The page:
A single infusion of the osteoporosis drug zoledronic acid is associated with protection against bone loss for up to a year among individuals going on antiretroviral (ARV) treatment for the first time. Researchers conducted a randomized, double-blind Phase II study of 63 HIV-positive people with no history of bone loss and an average age of 40. They were randomized to receive one 5 milligram infusion of zoledronic acid or a placebo.

The participants were all treated with Norvir (ritonavir)–boosted Reyataz (atazanavir) and Truvada (tenofovir disoproxil fumarate/emtricitabine) and followed for 48 weeks.

Those who received zoledronic acid experienced an average 74 percent reduction in bone loss after 12 weeks compared with those who received the placebo. At week 24 and 48 of the study, this relative reduction was a respective 65 percent and 56 percent.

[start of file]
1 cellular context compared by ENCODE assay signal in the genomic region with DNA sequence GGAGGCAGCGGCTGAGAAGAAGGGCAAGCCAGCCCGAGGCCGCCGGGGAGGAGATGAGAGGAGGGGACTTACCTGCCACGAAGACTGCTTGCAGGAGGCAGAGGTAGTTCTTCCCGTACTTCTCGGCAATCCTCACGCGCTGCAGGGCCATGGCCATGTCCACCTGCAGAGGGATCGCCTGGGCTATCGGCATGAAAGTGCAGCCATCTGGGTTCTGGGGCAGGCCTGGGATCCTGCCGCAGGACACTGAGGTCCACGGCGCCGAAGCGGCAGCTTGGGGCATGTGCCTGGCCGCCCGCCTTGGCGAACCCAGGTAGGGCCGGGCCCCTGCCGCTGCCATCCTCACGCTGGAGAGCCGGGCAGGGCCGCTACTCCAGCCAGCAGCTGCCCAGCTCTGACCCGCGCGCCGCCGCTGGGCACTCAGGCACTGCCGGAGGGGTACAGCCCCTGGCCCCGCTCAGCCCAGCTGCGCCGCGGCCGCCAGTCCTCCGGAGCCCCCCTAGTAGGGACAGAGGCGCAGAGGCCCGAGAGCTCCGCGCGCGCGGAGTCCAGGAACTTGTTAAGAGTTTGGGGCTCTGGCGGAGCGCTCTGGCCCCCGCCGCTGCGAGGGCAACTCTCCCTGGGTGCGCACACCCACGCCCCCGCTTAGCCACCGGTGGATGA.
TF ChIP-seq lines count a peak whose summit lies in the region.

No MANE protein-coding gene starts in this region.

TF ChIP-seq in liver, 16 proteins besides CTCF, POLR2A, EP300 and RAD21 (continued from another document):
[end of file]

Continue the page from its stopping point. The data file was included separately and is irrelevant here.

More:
ARV-related bone loss tends to be the most pronounced during the first 48 weeks of treatment.

Zoledronic acid proved safe and well tolerated. The two study arms had similar rates of viral suppression and increases in CD4 cell counts.

“Our team has been concerned that as the HIV population grows older with successful therapy, the natural age-related bone loss could synergize with HIV/[ARV]-related bone loss to cause an epidemic of fracture,” says study lead author Ighovwerha Ofotokun, MD, MSc, an associate professor of infectious diseases at Emory University School of Medicine. “Protecting the bone with a relatively modest intervention as shown in this study could mitigate against this.”

Ofotokun added that further research is needed to validate his team’s findings.